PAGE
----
A clear message was that if international development policy and delivery was to become more effective, it was important to listen to such voices. Issues raised included the roles of large international NGOs and also the state in recipient countries, in delivery of development support. There was a questioning of the use of the very term “aid”,  and discussions about the importance of human rights and tackling poverty, the need to see development support as part of the same response to a neo liberal model of the world economy that sees workers in the UK on very low wages and zero hours contracts. The importance of ensuring positive balanced and positive coverage in the media, political debate and through education in the UK was also raised amongst many topics.

Good though the meeting was and it was welcomed by those who took part. However, a key issue is how to build this process into policy development. It was mentioned that some countries have committees representing diasporas to feed into policy on a formal basis. How can Labour channel such knowledge, experience and commitment into it’s policy development process.

It has been agreed that there will be a follow up to the event in Bristol after the Summer break. Let hope this is part of a wider process of community level engagement.


David is a member of LCID and has organised an informal discussion group on international development issues, in Bristol, for several years.

Labour’s effort to enshrine UK aid in law is far from over

4 July 2014

By Jim Murphy, Shadow Secretary of State for International Development

Whenever development hits the press, the Tory right hit the roof. Yesterday’s papers were full of reports that this government might finally give in to pressure and fulfil its commitment to legislate to spend 0.7% Gross National Income on Official Development Assistance. Naturally, the usual suspects have been telling anyone who will listen, just how upset they are.Another bruising row looms within the Conservative Party. and the one thing we know about David Cameron and his backbenchers is that from Europe to the greenest government ever, when the Prime Minister is put under pressure by his party he folds like a deckchair.

The Labour party has been demanding that Ministers keep their promise to legislate on 0.7% for years. It was a Labour government that put this country on the road to fulfilling that historic commitment, it was Labour whose pledge to legislate forced the other two parties to follow suit, and it is Labour that has shouted loud and most often about this government’s failure to do so.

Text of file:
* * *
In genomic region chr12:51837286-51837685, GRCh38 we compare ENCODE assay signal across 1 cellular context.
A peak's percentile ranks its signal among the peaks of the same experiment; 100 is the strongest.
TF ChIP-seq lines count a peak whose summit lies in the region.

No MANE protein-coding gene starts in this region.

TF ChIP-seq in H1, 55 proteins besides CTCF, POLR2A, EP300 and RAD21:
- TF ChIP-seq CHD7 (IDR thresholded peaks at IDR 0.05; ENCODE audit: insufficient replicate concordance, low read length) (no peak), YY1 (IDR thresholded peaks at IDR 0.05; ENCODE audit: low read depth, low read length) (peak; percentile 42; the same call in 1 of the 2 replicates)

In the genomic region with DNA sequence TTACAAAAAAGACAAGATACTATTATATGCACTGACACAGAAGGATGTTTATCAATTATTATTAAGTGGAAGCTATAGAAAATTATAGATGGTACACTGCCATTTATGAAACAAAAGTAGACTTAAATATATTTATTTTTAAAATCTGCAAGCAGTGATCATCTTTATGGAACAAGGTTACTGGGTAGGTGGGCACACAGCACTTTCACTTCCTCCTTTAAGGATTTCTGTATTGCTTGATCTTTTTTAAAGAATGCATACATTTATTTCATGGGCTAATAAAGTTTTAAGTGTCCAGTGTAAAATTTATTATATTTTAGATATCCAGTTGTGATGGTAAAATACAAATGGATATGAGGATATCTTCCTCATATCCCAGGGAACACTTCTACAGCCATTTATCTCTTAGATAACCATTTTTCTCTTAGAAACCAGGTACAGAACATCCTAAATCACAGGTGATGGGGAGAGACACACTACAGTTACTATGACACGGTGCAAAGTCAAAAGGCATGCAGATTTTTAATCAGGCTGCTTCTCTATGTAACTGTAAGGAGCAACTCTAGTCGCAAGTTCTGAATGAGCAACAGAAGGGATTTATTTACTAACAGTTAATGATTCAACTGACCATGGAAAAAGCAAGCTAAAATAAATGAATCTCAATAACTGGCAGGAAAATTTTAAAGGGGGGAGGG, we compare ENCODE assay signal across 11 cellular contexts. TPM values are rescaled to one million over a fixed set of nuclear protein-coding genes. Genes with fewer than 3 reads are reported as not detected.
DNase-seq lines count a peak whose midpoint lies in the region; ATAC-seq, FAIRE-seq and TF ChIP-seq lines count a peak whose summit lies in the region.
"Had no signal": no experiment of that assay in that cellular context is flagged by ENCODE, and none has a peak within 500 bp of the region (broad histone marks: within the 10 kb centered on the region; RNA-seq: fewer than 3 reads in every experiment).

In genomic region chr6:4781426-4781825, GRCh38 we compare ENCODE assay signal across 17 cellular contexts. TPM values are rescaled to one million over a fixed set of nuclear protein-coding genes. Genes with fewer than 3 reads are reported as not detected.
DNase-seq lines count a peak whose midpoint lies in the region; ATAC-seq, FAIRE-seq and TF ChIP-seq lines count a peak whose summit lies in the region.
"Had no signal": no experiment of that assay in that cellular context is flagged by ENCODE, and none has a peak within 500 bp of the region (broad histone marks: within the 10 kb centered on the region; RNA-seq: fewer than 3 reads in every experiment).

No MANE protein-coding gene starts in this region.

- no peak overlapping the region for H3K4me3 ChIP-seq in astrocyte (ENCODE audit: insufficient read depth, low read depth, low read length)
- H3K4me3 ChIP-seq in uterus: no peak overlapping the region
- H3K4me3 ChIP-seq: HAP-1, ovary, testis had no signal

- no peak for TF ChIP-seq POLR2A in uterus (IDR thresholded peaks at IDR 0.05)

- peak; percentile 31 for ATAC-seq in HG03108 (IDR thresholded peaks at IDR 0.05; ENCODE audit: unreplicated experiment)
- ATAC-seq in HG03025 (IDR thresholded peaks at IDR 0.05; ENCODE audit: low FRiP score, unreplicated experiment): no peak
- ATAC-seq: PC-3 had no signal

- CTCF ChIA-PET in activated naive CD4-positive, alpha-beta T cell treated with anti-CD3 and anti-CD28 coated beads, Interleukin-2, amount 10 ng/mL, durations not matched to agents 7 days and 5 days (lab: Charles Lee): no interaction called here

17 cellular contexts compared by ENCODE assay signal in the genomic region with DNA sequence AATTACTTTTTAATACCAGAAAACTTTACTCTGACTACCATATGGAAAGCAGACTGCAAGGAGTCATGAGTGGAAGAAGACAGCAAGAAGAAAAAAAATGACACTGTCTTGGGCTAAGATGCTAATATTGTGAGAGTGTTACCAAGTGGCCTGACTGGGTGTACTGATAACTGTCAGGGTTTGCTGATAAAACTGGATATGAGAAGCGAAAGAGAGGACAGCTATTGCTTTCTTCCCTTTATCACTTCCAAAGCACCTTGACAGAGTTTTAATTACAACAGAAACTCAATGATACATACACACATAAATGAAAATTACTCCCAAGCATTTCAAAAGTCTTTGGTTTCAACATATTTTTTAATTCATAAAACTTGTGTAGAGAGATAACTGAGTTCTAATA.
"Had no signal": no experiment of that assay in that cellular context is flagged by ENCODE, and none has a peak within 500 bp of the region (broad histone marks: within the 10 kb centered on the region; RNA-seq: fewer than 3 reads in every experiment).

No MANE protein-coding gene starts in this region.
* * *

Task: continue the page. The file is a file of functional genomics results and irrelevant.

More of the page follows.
Indeed, it was Labour’s Mark Hendrick, MP for Preston, who first forced the issue with this Coalition government by presenting his own Private Members Bill to legislate on the UK’s aid commitments.

We have always led the way in development – and that is a fact of which the party is rightly proud. The last Labour government helped 3 million people out of poverty a year, and 40 million people into education, tripled aid and dropped the debt, and built international coalitions (David Cameron, take note) to secure agreements that were right for Britain and the world.

Global development has been a tremendous success over the last two decades but there is much more to do. This generation has the power to eliminate aid dependency for good. We could enable a billion people to lift themselves out of poverty and prevent half a million a year from dying on their first day.

With real commitment we can help empower the powerless, and help give millions more the chance to live their life to its full potential.

So for Labour enshrining our commitments to the rest of the world in law isn’t a short term political device, it’s about making sure that no future government – even one at the mercy of the Tory right – can quietly turn their backs on the world’s poor.

Lib Dem MP Michael Moore was right this week to declare he would use his Private Members Bill to carry on Mark Hendrick’s work, and seek to force this government into keeping its promise. I am pleased that the government has so far signalled that they will not stand in his way.

But there’s still a lot to do. Ministers still refuse to sponsor government legislation. That means there will be less time to force this Bill through and without the rules that help ensure government business is voted on, there is a real danger that just one Tory backbencher could use parliamentary processes to stop the Bill progressing. Just ask Mark Hendrick – that’s what the Tories did to him.